3."Promenade"Mussorgsky, arr. Lake1:23
4."The Sage"Lake4:42
5."The Old Castle"Mussorgsky, Emerson2:33
6."Blues Variation"Emerson, Lake, Palmer4:22
7."Promenade"Mussorgsky, arr. Emerson1:29
8."The Hut of Baba Yaga"Mussorgsky, arr. Emerson1:12
9."The Curse of Baba Yaga"Emerson, Lake, Palmer4:10
10."The Hut of Baba Yaga"Mussorgsky, arr. Emerson1:06
11."The Great Gates of Kiev"Mussorgsky, Lake6:37
12."Nut Rocker"Tchaikovsky, Fowley, arr. Emerson, Lake, Palmer4:26
13."Pictures at an Exhibition" (Medley) (Live at the Mar y Sol Festival, Puerto Rico, 4 December 1972)
i. "Promenade" (instrumental)
ii. "The Hut of Baba Yaga"
iii. "The Curse of Baba Yaga"
iv. "The Hut of Baba Yaga"
v. "The Great Gates of Kiev" (Bonus track)
Mussorgsky, arranged by Emerson, Lake, Palmer 
CD2 - Live at the Lyceum Theatre on 8 December 1970
No.TitleWriter(s)Length
1."Promenade"Mussorgsky2:02
2."The Gnome"Mussorgsky, Palmer5:41
3."Promenade"Mussorgsky, Lake1:24
4."The Sage"Lake5:07
5."The Old Castle"Mussorgsky, Emerson4:24
6."Blues Variation"Emerson, Lake, Palmer6:05
7."Promenade"Mussorgsky1:31
8."The Hut of Baba Yaga"Mussorgsky1:15
9."The Curse of Baba Yaga"Emerson, Lake, Palmer4:56
10."The Hut of Baba Yaga"Mussorgsky1:11
11."The Great Gates of Kiev/The End"Mussorgsky, Lake6:52
12."The Barbarian"Béla Bartók, arranged by Emerson, Lake, Palmer5:23
13."Knife-Edge"Emerson, Lake, Leoš Janáček, Johann Sebastian Bach, Richard Fraser8:03
14."Rondo"Dave Brubeck, Emerson, Lee Jackson, David O'List, Brian Davison17:50
15."Nut Rocker"Tchaikovsky, Fowley4:26

Personnel[edit]

Emerson, Lake & Palmer

Production

  • Greg Lake – producer
  • Eddy Offord – engineer
  • Joseph M. Palmaccio – remastering
  • Keith Emerson – musical arrangement
  • Greg Lake – musical arrangement
  • William Neal – cover design and painting
  • Nigel Marlow – photography
  • Keith Morris – photography

Charts[edit]

Chart (1971) Peak
position
Australian Albums (Kent Music Report)[13] 19
Canada Top Albums/CDs (RPM)[14] 3
Dutch Albums (Album Top 100)[15] 6
German Albums (Offizielle Top 100)[16] 9
Japanese Albums (Oricon)[17] 2
Norwegian Albums (VG-lista)[18] 18
UK Albums (OCC)[19] 3
US Billboard 200[20] 10

Certifications[edit]

Region Certification Certified units/sales
United Kingdom (BPI)[21] Silver 60,000^
United States (RIAA)[22] Gold 500,000^

^ Shipments figures based on certification alone.

References[edit]

  1. ^ "ELP singles".
  2. ^ a b c d e f g h Meadows, Dick (27 November 1971). "Carl Palmer interview". Sounds.
  3. ^ Emerson 2004, p. 206.
  4. ^ William Neal Studio Archived 5 February 2010 at the Wayback Machine
  5. ^ Eder, Bruce (2011). "Pictures at an Exhibition – Emerson, Lake & Palmer | AllMusic". Allmusic. Retrieved 25 July 2011.
  6. ^ Christgau, Robert (1981). "Consumer Guide '70s: E". Christgau's Record Guide: Rock Albums of the Seventies. Ticknor & Fields. ISBN 089919026X. Retrieved 24 February 2019 – via robertchristgau.com.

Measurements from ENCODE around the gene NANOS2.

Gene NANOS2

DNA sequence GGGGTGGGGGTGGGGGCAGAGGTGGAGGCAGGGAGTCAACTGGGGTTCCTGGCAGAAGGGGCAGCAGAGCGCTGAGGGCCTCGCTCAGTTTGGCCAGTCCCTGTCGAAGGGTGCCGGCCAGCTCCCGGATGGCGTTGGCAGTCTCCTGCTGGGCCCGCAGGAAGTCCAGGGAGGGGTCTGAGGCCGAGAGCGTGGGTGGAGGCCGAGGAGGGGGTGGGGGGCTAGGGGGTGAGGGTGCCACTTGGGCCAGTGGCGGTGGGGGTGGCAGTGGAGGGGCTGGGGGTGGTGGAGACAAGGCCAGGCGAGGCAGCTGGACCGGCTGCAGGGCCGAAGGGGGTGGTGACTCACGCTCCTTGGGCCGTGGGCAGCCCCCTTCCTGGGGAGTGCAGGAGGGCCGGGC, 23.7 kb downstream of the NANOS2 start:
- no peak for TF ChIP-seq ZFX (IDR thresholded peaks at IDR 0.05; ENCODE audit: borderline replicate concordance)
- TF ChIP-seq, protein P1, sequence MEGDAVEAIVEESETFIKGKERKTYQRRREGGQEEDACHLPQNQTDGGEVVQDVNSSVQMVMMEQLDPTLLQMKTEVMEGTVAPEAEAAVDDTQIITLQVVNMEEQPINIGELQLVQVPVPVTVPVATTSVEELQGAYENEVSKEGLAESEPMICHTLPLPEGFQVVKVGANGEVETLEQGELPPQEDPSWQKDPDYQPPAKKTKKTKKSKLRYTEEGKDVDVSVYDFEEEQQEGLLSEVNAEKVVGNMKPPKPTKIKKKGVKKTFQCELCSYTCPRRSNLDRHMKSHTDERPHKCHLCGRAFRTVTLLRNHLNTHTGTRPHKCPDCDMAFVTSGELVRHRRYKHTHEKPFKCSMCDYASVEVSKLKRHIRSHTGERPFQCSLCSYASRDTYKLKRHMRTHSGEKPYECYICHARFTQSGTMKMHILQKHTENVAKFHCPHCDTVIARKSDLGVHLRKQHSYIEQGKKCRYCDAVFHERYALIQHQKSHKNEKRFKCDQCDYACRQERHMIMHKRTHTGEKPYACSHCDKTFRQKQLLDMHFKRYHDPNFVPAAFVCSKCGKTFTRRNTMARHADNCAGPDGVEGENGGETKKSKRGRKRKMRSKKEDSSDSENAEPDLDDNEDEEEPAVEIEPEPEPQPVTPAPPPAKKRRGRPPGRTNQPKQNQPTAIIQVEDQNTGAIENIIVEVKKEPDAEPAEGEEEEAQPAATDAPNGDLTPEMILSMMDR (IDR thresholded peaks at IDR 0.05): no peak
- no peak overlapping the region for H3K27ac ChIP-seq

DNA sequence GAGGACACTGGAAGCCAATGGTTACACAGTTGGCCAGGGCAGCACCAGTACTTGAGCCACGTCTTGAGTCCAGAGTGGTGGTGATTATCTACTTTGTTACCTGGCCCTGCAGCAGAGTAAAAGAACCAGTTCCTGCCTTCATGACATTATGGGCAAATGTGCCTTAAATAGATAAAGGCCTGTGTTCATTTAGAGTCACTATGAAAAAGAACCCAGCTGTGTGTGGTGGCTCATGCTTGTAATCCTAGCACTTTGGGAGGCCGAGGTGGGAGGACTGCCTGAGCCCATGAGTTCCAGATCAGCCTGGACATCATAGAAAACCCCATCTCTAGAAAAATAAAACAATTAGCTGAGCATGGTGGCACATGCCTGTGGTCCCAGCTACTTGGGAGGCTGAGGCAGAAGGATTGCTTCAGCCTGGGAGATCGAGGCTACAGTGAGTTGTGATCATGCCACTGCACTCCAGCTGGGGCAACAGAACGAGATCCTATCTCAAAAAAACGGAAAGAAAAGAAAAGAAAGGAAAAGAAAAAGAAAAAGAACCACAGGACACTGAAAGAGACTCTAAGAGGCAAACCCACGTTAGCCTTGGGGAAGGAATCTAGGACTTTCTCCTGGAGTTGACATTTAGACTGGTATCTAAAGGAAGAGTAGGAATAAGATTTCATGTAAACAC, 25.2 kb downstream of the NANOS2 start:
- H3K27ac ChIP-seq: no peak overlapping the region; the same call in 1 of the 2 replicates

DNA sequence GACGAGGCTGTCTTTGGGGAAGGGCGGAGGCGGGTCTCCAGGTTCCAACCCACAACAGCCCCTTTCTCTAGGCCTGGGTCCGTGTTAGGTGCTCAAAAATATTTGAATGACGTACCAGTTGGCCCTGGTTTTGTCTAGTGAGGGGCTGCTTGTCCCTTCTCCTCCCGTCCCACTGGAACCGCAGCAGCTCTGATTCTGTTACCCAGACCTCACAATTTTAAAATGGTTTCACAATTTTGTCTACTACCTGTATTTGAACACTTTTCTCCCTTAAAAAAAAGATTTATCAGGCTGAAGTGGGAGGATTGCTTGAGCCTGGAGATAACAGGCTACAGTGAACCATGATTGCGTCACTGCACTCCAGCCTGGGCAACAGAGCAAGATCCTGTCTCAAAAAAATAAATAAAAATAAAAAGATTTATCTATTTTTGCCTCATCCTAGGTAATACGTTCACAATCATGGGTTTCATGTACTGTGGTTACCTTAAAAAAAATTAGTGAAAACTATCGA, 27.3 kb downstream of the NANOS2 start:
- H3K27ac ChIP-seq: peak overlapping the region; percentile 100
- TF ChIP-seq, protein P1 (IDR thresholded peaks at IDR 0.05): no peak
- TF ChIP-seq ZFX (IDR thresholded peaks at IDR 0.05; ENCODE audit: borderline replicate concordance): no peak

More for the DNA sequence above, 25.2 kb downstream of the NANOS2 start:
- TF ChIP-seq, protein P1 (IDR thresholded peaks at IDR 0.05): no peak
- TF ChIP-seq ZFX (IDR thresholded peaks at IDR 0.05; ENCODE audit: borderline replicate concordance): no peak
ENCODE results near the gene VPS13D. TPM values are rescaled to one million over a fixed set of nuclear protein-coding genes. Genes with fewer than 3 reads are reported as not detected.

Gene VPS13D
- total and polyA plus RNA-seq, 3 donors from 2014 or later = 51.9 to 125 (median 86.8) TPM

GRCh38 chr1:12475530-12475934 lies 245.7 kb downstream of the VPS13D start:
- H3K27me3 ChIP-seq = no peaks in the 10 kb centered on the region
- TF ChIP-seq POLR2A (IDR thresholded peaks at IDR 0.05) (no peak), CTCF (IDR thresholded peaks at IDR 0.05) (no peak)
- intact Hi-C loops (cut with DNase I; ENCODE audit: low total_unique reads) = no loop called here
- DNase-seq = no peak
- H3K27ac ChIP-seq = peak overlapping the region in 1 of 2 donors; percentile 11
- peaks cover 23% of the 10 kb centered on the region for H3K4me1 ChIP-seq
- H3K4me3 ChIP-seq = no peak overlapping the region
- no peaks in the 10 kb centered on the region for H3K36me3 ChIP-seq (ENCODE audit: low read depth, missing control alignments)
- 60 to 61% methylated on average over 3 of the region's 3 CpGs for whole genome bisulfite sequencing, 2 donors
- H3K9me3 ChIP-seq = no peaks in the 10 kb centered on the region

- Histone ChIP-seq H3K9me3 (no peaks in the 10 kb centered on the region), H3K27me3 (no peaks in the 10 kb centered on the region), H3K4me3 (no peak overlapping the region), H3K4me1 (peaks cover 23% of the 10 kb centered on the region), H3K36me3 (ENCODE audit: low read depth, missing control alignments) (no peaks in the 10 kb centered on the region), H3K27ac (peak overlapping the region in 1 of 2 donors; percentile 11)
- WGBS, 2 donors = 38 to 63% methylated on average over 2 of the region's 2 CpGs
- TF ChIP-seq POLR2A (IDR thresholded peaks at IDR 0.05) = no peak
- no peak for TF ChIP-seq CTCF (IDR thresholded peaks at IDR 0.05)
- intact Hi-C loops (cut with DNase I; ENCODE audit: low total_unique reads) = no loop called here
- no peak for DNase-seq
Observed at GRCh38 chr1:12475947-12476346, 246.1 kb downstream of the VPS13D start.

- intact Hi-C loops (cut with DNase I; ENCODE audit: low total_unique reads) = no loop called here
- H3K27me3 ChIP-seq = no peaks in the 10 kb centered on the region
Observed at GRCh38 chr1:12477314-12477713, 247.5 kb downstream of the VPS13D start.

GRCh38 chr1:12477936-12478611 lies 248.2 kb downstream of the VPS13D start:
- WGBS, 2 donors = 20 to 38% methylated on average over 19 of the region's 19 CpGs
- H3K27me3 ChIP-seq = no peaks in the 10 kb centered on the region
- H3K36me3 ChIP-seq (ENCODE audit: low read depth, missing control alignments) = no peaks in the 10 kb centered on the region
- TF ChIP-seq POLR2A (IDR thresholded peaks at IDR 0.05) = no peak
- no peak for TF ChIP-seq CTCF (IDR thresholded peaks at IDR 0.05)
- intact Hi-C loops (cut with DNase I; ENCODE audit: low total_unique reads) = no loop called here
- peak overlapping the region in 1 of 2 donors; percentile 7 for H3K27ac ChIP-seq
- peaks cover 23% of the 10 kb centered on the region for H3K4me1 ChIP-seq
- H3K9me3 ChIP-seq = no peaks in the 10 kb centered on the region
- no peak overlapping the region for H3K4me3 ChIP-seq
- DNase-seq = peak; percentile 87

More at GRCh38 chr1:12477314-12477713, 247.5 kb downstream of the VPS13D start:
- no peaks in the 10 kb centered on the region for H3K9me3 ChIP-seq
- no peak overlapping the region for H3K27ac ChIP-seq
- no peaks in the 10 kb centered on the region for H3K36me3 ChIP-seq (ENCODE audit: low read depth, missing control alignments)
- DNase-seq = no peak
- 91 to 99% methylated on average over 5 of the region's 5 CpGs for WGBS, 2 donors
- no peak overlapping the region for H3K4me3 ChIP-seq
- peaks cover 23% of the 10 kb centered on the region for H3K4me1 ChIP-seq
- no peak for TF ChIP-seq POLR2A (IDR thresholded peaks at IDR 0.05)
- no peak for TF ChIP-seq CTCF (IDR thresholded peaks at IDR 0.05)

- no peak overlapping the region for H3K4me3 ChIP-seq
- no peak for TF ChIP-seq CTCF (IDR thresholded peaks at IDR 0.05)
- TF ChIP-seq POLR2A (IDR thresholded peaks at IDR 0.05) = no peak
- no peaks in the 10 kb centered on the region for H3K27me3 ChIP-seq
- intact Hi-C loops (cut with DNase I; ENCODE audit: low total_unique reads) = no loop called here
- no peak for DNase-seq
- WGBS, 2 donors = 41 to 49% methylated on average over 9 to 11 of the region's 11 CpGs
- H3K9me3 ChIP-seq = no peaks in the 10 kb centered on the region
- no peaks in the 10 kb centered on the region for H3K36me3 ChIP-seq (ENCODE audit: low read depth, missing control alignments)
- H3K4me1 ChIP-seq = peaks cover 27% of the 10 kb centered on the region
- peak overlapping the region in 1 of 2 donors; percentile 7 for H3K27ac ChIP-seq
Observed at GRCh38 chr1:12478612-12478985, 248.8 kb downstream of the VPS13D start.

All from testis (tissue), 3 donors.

7. ^ Bangs, Lester (2 March 1972). "Emerson, Lake & Palmer: Pictures at an Exhibition : Music Reviews : Rolling Stone". Rolling Stone. Archived from the original on 11 December 2007. Retrieved 3 September 2012.
  8. ^ Smith, Dan (2019). "The Daily Vault Music Reviews : Pictures at an Exhibition". dailyvault.com. Retrieved 28 January 2019.
  9. ^ Mettler, Mike. "ELP Reissue Series: Emerson, Lake & Palmer; Tarkus; Pictures at an Exhibition". soundandvision.com. Retrieved 17 February 2019.
  10. ^ Pardo, Pete. "Emerson Lake & Palmer: Pictures at an Exhibition (remastered)". Sea of Tranquility. Retrieved 3 December 2018.
  11. ^ a b c Emerson 2004, p. 207.
  12. ^ Dimery, Robert (2005), 1001 Albums You Must Hear Before You Die, United Kingdom: Universe Publishing, ISBN 1-84403-392-9
  13. ^ Kent, David (1993). Australian Chart Book 1970–1992 (illustrated ed.). St Ives, N.S.W.: Australian Chart Book. ISBN 0-646-11917-6.
  14. ^ "Top RPM Albums: Issue 7504". RPM. Library and Archives Canada. Retrieved 27 April 2018.
  15. ^ "Dutchcharts.nl – Emerson, Lake & Palmer – Pictures at an Exhibition" (in Dutch). Hung Medien. Retrieved 22 April 2018.
  16. ^ "Offiziellecharts.de – Emerson, Lake & Palmer – Pictures at an Exhibition" (in German). GfK Entertainment Charts. Retrieved 26 April 2018.
  17. ^ Oricon Album Chart Book: Complete Edition 1970–2005 (in Japanese). Roppongi, Tokyo: Oricon Entertainment. 2006. ISBN 4-87131-077-9.
  18. ^ "Norwegiancharts.com – Emerson, Lake & Palmer – Pictures at an Exhibition". Hung Medien. Retrieved 22 April 2018.
  19. ^ "Emerson, Lake & Palmer | Artist | Official Charts". UK Albums Chart. Retrieved 22 April 2018.
  20. ^ "Emerson, Lake & Palmer Chart History (Billboard 200)". Billboard. Retrieved 22 April 2018.
  21. ^ "British album certifications – Emerson, Lake & Palmer – Pictures at an Exhibition". British Phonographic Industry. Retrieved 21 January 2017.Select albums in the Format field. Select Silver in the Certification field. Type Pictures at an Exhibition in the "Search BPI Awards" field and then press Enter.
  22. ^ "American album certifications – Emerson, Lake & Palmer – Pictures at an Exhibition". Recording Industry Association of America.